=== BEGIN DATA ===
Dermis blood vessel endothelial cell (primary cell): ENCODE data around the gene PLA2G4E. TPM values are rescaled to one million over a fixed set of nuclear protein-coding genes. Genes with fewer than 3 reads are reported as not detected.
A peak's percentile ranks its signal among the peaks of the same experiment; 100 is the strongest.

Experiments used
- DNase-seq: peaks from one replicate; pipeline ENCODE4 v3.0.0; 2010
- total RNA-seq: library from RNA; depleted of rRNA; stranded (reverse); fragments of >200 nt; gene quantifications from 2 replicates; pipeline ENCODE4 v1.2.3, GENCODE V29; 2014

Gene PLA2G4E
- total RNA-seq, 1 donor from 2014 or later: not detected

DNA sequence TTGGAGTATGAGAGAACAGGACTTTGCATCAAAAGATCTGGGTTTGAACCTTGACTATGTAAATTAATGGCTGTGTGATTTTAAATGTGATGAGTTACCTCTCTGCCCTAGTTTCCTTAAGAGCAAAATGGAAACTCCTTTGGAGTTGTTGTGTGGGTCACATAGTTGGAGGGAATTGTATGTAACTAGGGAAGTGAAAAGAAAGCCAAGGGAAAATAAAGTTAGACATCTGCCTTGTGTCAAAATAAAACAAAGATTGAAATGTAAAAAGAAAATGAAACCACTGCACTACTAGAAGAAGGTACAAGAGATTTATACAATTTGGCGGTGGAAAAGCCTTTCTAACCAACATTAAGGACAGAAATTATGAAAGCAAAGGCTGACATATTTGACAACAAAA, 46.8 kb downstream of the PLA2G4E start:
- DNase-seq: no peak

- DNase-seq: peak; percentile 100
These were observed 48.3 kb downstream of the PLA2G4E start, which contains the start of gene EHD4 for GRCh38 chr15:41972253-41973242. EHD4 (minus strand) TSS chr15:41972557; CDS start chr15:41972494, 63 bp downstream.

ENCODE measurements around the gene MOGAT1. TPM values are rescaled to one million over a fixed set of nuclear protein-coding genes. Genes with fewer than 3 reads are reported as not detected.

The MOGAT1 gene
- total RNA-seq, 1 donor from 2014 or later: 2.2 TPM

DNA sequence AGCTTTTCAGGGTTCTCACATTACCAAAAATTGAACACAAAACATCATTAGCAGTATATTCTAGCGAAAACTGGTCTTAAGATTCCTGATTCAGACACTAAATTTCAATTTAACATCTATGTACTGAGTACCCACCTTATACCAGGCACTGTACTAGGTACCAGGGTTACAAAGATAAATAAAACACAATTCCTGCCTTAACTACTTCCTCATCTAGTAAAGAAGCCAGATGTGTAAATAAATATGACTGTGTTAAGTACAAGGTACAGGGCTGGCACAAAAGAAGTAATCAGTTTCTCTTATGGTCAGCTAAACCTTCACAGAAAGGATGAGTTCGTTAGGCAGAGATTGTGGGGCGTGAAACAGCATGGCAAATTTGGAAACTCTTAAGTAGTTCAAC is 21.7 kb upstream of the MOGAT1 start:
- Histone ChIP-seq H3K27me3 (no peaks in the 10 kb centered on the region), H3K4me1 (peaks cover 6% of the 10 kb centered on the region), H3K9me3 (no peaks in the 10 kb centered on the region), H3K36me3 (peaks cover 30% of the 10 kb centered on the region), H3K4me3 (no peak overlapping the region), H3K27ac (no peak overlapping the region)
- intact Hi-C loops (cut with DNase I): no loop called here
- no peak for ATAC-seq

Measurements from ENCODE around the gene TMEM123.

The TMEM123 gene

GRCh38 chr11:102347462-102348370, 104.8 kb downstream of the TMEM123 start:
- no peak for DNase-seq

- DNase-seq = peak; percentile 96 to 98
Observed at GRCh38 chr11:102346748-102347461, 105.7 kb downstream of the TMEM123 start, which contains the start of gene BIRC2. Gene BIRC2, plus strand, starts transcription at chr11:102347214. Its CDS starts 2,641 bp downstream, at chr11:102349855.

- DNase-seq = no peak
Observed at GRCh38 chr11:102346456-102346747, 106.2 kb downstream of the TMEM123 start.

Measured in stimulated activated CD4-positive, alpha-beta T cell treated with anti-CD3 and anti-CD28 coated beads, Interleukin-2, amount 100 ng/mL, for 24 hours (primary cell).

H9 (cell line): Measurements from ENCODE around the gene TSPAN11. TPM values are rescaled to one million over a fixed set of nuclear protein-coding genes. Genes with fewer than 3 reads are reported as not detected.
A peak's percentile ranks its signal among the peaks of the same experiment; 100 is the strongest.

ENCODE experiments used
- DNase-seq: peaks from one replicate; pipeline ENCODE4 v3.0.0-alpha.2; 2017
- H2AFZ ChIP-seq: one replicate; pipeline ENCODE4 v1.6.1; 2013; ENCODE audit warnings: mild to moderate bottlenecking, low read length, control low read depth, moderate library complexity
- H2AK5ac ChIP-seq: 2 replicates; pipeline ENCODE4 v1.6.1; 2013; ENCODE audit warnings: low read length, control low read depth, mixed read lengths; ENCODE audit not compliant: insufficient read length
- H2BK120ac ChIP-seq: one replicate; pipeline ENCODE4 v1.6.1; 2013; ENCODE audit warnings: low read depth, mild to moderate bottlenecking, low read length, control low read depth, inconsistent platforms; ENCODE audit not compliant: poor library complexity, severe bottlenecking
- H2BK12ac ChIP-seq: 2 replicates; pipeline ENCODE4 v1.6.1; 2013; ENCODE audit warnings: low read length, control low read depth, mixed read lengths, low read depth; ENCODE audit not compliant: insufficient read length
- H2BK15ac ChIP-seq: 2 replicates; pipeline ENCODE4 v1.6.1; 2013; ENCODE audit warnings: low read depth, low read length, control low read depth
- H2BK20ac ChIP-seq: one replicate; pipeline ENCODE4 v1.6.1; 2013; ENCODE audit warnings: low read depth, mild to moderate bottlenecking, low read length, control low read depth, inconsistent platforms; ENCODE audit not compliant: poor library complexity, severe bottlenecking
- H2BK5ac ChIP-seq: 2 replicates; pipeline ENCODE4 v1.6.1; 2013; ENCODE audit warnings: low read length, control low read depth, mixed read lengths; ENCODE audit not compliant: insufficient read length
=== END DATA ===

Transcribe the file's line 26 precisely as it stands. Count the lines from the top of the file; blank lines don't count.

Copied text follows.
Observed at GRCh38 chr11:102346456-102346747, 106.2 kb downstream of the TMEM123 start.